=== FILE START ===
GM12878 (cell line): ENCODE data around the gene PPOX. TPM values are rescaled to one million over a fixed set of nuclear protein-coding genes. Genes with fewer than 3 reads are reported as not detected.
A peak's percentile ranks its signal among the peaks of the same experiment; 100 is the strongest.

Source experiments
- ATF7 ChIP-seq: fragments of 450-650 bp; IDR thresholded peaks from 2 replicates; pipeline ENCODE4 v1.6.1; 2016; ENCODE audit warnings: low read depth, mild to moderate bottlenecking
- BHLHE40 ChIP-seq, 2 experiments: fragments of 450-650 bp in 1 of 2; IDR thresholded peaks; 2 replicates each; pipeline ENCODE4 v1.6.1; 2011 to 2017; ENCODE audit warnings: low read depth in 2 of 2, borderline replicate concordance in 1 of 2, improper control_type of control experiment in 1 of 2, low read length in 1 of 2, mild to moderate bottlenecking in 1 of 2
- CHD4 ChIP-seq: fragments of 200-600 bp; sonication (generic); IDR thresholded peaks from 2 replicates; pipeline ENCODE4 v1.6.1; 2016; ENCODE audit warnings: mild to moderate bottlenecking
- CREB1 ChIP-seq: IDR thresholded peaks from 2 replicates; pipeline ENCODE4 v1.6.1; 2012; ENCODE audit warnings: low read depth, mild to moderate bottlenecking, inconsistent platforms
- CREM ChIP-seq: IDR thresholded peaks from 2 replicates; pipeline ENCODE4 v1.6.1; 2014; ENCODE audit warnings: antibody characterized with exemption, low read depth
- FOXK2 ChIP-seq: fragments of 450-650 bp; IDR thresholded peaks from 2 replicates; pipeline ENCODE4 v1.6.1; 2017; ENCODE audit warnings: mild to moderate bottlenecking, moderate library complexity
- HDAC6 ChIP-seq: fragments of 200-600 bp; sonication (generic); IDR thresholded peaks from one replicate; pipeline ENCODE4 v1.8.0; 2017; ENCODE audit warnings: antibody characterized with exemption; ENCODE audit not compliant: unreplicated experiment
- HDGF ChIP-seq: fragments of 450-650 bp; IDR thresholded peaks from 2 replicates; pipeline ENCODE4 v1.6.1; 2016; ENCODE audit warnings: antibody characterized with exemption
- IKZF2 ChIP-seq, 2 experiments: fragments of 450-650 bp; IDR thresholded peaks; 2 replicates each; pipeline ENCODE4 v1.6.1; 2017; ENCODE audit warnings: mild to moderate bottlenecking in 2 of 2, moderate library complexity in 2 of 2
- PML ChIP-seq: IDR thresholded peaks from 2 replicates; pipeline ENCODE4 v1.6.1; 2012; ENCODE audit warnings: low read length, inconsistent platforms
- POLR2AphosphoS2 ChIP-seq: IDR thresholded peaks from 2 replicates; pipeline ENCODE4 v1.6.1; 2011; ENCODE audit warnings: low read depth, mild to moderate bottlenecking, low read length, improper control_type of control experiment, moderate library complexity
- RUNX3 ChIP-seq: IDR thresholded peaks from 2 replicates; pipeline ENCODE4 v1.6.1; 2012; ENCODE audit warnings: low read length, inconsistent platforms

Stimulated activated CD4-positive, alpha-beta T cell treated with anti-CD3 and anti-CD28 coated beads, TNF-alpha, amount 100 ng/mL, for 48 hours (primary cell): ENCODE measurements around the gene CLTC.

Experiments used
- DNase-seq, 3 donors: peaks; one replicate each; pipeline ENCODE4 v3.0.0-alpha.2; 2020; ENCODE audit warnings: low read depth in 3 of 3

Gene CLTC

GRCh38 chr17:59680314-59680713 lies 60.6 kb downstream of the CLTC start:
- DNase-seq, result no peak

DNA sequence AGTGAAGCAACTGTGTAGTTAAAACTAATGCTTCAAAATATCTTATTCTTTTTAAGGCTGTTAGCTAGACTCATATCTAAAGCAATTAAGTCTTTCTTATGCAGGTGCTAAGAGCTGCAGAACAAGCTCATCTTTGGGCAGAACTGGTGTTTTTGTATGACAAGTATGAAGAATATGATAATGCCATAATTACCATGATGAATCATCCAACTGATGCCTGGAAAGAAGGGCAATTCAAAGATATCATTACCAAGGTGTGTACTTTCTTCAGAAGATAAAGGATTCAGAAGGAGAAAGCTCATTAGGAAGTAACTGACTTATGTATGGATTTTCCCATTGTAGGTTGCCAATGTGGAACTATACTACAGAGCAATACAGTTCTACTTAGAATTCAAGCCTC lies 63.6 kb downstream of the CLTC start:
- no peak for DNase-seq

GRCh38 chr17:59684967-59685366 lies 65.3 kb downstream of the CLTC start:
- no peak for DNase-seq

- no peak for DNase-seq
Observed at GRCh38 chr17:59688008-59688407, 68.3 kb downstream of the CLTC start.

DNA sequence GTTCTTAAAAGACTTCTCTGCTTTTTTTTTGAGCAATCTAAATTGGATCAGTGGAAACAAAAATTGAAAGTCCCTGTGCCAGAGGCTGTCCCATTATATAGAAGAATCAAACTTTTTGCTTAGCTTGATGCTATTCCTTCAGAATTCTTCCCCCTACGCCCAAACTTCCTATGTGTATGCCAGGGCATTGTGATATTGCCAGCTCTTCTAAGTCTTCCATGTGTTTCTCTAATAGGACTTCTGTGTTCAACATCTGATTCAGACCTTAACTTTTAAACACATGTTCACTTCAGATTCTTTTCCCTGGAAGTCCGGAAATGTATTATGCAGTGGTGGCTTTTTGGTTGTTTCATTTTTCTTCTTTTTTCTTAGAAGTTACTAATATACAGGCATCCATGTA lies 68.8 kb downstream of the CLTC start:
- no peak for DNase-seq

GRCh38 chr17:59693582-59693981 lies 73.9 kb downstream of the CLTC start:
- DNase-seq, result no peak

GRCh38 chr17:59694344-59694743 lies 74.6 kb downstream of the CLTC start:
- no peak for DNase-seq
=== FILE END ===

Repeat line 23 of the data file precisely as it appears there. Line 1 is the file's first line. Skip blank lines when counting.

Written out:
- no peak for DNase-seq